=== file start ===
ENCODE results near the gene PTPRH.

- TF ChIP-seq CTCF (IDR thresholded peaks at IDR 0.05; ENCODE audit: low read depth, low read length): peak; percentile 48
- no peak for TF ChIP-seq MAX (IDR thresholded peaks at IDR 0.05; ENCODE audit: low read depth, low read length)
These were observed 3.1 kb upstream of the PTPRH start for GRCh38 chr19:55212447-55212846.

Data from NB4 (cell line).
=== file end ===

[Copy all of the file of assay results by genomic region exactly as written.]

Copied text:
ENCODE results near the gene PTPRH.

- TF ChIP-seq CTCF (IDR thresholded peaks at IDR 0.05; ENCODE audit: low read depth, low read length): peak; percentile 48
- no peak for TF ChIP-seq MAX (IDR thresholded peaks at IDR 0.05; ENCODE audit: low read depth, low read length)
These were observed 3.1 kb upstream of the PTPRH start for GRCh38 chr19:55212447-55212846.

Data from NB4 (cell line).